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Motivation:

I have a function

func(const string& s);
{
    //...
}

of course this wont work:

func("hello" + " " + "world");

this solves that problem:

func(string&& s);

Is there a way to write func so that it automagically works with both r-value refs and l-value refs?

share|improve this question
2  
"this solves that problem" To be honest, if that solves the problem, that looks very much like a compiler bug. – Nicol Bolas Nov 4 '11 at 19:14
1  
It was an simplified example that was wrong, because I didnt understand the problem... Cat++ explanation is the correct reason... I forgot that result is char array, not std::string... noobish mistake :( – NoSenseEtAl Nov 4 '11 at 20:05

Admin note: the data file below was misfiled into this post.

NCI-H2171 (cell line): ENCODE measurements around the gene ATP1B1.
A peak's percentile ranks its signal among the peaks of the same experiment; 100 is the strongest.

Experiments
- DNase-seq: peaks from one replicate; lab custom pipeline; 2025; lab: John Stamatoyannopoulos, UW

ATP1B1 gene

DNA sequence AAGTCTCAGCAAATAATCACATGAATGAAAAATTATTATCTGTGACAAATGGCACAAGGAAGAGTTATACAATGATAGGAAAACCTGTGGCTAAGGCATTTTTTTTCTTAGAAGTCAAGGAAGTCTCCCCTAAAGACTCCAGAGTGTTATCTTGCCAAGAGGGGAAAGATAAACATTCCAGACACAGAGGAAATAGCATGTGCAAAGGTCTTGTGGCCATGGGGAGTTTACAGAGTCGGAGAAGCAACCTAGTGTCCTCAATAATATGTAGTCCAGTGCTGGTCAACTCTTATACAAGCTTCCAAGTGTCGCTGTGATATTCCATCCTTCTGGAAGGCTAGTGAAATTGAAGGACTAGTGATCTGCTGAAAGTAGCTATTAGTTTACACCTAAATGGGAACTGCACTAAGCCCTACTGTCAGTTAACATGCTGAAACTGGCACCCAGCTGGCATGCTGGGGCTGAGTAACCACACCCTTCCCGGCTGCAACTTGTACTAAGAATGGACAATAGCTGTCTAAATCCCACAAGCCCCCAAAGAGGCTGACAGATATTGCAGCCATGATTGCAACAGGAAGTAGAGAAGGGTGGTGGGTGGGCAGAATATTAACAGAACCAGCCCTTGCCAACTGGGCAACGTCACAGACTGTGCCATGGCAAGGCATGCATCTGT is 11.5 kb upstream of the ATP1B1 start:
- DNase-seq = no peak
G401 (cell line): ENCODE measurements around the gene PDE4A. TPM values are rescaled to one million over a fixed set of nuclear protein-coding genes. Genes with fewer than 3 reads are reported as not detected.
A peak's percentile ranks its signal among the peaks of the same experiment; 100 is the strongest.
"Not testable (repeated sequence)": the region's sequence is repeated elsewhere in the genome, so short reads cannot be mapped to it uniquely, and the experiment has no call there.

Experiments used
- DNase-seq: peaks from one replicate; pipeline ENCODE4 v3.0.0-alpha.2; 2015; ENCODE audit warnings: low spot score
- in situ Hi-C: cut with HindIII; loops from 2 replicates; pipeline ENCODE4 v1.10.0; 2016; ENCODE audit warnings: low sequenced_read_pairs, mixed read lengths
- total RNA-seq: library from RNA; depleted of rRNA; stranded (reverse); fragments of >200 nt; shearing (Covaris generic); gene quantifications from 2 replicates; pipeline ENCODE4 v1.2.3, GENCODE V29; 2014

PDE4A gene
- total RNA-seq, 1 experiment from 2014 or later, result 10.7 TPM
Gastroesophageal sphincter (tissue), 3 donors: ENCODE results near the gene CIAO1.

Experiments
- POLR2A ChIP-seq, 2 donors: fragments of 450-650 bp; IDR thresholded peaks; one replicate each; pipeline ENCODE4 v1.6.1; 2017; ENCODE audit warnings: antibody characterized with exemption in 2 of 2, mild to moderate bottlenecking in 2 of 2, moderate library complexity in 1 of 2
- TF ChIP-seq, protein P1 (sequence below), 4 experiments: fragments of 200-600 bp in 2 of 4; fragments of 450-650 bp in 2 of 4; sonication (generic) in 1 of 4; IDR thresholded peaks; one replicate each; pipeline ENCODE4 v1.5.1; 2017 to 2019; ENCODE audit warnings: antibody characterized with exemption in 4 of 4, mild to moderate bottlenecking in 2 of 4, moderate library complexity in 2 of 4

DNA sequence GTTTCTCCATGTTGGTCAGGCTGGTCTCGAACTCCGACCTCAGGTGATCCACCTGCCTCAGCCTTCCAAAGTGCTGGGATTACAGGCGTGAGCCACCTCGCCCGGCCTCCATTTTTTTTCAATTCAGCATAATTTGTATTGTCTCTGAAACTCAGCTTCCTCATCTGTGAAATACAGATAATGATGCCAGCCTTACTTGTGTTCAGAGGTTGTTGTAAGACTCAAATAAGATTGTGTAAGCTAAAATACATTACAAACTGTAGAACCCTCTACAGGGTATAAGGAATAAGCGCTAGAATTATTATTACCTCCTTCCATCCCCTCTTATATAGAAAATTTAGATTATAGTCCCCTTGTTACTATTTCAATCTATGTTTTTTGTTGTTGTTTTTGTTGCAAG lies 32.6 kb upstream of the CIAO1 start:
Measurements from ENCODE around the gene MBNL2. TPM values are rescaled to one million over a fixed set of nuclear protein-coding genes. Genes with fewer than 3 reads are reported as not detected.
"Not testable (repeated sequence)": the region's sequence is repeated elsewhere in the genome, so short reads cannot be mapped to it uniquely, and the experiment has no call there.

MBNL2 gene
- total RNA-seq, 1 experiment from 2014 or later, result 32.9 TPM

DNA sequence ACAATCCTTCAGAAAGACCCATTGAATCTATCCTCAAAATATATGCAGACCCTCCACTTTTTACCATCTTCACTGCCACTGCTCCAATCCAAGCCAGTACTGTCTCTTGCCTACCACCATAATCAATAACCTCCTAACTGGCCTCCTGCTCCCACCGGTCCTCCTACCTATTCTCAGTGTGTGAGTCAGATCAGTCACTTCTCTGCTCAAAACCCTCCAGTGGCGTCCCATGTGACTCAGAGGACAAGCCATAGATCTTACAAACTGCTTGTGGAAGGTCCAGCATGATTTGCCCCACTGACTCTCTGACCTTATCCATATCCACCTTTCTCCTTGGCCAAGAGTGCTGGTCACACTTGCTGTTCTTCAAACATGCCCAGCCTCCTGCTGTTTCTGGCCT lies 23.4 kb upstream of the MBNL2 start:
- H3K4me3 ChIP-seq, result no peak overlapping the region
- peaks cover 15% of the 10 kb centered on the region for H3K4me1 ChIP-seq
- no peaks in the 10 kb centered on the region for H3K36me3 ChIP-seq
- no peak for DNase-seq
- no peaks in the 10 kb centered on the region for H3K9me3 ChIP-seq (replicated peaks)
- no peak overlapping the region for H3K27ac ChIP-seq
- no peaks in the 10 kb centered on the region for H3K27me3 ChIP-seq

up vote 3 down vote accepted

Rvalues bind to const lvalue refs with no problem. The problem with your code lies in types. You need at least one std::string for the overloaded operator+ to be used.

func(std::string("hello") + " " + "world");
share|improve this answer

Yes. You can use the reference collapsing behavior of templates:

template <typename S>
func (S && s)
{
    //...
}

This preserves l- and r-valueness as well as constness.

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